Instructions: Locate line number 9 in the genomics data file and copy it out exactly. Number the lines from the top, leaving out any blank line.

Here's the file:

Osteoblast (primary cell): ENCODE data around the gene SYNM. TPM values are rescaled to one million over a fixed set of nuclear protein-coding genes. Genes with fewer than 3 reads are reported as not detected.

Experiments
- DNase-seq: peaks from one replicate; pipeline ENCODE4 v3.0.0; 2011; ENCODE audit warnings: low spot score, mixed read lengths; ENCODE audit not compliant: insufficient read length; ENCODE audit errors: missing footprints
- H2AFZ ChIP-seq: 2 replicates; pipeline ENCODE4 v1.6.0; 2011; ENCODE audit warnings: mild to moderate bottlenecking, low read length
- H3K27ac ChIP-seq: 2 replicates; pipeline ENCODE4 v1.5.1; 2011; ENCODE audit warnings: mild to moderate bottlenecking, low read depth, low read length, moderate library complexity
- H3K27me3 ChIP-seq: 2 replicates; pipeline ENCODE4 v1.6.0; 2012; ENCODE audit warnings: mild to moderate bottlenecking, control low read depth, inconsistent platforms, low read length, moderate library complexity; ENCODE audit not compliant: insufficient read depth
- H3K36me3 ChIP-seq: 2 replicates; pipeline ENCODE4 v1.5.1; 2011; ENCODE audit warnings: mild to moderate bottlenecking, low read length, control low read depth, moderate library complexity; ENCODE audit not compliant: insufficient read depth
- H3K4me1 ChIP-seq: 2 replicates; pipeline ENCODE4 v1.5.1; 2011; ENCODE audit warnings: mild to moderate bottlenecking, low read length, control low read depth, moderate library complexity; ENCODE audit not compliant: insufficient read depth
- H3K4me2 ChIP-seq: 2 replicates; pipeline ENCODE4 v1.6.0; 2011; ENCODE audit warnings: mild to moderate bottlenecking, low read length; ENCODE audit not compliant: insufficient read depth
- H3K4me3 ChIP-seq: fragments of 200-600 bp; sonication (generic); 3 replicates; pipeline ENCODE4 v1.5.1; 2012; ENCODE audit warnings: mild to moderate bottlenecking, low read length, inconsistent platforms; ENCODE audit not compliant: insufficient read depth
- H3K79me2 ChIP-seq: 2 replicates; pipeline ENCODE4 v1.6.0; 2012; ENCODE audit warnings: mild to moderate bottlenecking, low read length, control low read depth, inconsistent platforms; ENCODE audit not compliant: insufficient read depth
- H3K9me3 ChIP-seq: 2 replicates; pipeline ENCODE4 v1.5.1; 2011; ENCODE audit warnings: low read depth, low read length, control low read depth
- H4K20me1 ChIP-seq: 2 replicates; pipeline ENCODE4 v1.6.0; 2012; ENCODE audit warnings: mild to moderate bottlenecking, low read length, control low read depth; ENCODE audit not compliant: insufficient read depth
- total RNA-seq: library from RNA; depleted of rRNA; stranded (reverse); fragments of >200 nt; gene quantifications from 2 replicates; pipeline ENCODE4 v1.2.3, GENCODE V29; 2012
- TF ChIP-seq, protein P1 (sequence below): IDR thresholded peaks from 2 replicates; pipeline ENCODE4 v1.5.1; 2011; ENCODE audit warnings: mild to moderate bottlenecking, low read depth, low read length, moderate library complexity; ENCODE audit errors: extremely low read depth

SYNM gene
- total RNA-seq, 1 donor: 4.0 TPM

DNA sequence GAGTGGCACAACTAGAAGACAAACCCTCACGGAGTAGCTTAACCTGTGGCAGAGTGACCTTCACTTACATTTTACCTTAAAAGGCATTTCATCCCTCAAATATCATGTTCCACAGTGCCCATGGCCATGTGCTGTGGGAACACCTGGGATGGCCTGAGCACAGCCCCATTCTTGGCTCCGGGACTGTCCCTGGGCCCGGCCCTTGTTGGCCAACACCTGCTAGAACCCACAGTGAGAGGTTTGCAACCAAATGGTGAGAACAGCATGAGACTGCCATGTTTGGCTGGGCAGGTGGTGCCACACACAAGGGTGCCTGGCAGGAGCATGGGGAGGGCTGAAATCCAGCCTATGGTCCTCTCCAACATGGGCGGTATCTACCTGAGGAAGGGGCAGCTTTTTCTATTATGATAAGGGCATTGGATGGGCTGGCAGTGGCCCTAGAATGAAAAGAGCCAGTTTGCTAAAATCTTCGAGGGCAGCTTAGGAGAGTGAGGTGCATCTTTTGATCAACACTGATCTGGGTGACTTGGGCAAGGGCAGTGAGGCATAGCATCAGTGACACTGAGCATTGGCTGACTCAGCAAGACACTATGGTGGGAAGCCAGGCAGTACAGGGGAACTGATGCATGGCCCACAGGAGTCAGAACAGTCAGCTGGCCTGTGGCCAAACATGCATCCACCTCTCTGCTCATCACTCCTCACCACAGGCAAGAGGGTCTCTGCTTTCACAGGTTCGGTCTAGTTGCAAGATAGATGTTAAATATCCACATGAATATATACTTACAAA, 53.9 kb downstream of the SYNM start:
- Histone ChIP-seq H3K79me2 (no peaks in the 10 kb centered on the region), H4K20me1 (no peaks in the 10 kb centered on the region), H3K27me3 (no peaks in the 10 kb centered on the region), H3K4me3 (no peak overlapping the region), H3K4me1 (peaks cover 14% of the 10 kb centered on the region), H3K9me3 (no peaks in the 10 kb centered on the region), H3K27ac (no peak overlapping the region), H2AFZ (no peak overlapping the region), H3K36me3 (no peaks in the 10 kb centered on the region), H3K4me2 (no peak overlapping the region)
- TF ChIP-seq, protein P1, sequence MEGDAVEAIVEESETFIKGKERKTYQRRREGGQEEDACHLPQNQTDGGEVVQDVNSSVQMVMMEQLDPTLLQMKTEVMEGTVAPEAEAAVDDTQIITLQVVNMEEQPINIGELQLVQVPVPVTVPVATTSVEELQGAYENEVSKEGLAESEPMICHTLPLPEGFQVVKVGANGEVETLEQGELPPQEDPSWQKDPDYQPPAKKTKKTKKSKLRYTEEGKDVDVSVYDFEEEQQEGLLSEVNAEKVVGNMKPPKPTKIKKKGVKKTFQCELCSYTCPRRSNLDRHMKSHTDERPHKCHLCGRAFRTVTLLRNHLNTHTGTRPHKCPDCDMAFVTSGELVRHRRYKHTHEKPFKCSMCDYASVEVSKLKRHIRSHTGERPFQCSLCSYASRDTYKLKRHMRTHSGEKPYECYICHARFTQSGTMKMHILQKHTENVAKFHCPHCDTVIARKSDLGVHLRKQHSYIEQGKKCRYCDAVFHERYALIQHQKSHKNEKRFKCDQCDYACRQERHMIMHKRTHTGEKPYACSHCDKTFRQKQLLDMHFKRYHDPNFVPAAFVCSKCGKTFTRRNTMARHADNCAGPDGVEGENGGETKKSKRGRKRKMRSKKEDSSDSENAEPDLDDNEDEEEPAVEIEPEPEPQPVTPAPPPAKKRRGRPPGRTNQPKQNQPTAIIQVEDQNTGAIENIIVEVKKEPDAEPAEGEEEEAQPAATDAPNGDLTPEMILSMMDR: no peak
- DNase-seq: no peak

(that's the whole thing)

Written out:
- H3K4me2 ChIP-seq: 2 replicates; pipeline ENCODE4 v1.6.0; 2011; ENCODE audit warnings: mild to moderate bottlenecking, low read length; ENCODE audit not compliant: insufficient read depth